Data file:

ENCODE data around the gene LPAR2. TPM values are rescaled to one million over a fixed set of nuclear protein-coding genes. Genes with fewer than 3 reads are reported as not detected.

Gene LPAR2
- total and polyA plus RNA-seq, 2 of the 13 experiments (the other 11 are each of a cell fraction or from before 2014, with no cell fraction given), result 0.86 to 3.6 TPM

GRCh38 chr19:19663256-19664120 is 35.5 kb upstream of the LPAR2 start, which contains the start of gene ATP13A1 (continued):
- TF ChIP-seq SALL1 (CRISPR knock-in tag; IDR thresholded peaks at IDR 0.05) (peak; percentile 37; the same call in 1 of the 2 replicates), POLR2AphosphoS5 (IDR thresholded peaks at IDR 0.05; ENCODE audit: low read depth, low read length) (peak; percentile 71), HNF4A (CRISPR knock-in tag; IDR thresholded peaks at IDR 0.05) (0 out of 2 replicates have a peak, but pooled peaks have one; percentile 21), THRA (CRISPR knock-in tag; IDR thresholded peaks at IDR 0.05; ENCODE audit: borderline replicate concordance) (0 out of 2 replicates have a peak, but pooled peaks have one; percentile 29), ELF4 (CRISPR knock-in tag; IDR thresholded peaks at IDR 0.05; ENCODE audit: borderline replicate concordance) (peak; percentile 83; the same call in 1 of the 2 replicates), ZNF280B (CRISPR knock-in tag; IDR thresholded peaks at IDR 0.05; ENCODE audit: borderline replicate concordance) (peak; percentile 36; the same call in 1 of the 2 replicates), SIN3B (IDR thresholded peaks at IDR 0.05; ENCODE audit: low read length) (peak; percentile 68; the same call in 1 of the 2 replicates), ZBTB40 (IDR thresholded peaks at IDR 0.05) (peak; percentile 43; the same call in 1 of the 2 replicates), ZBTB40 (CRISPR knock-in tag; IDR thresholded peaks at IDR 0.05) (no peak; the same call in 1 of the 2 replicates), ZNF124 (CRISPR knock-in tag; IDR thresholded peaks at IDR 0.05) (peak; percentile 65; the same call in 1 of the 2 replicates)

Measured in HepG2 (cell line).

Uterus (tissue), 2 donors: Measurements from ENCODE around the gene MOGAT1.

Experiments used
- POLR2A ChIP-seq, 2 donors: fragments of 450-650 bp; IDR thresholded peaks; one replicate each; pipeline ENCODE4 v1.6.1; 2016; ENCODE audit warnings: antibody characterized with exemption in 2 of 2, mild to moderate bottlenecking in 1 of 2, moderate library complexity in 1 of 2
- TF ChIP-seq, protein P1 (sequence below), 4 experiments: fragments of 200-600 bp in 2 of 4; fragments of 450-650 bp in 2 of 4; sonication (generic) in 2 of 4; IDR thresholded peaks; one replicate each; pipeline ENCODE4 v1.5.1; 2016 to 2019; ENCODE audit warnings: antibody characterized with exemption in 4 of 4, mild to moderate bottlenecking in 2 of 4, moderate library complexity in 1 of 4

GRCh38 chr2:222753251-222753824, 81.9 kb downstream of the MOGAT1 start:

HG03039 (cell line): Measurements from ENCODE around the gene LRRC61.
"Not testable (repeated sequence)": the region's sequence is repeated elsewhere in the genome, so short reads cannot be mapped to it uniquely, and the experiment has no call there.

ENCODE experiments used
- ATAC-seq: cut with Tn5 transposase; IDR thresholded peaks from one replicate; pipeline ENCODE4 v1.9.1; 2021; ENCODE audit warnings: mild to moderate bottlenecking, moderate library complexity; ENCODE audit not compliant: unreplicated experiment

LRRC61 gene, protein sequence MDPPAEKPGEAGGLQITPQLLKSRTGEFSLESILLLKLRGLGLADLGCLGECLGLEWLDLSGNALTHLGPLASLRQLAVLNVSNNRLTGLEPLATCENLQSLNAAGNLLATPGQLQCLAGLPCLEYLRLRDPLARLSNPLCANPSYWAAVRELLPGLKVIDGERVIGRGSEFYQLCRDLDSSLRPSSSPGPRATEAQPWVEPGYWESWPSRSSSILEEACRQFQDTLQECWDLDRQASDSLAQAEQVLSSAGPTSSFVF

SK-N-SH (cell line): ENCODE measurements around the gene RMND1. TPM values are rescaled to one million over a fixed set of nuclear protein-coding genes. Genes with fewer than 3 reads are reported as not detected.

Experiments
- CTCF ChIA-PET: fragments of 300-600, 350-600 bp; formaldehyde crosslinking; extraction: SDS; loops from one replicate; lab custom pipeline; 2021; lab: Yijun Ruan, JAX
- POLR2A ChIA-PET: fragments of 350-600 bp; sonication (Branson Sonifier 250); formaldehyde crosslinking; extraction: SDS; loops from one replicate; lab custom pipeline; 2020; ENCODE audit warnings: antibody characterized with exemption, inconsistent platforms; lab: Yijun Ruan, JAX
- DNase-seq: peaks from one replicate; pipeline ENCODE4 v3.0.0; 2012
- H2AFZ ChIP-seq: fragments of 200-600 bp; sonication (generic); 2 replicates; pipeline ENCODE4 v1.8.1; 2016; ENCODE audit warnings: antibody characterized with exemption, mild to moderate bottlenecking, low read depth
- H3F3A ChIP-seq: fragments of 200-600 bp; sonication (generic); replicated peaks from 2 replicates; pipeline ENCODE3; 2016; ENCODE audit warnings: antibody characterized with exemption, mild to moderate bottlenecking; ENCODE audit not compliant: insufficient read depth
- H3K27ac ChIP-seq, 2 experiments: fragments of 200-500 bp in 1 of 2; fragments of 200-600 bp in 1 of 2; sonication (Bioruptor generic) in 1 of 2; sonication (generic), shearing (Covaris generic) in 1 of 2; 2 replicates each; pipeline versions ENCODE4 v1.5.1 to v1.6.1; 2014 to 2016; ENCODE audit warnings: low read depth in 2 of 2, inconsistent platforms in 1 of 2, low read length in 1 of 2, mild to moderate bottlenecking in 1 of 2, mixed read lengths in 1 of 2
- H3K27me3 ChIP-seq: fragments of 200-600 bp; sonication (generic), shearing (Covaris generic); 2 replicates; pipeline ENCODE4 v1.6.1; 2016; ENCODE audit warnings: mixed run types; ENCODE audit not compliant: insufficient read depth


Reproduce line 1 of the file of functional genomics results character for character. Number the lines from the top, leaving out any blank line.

ENCODE data around the gene LPAR2. TPM values are rescaled to one million over a fixed set of nuclear protein-coding genes. Genes with fewer than 3 reads are reported as not detected.